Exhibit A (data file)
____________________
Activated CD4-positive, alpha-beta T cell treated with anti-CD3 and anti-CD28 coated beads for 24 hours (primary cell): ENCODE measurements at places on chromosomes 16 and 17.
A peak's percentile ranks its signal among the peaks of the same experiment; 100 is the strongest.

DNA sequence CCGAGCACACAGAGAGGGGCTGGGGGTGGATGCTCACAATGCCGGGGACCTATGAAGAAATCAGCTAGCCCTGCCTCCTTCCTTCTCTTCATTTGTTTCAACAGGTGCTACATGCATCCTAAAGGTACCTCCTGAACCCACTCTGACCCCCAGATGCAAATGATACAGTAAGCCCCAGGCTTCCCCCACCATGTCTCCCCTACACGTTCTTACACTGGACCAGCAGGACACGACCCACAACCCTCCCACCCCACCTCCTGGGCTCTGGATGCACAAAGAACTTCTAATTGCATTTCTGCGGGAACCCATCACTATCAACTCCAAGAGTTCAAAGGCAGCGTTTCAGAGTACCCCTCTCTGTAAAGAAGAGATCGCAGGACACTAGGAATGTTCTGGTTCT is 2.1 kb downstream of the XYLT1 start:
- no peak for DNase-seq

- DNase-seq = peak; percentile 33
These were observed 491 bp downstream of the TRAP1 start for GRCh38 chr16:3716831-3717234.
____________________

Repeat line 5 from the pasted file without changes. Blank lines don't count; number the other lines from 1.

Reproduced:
- DNase-seq = peak; percentile 33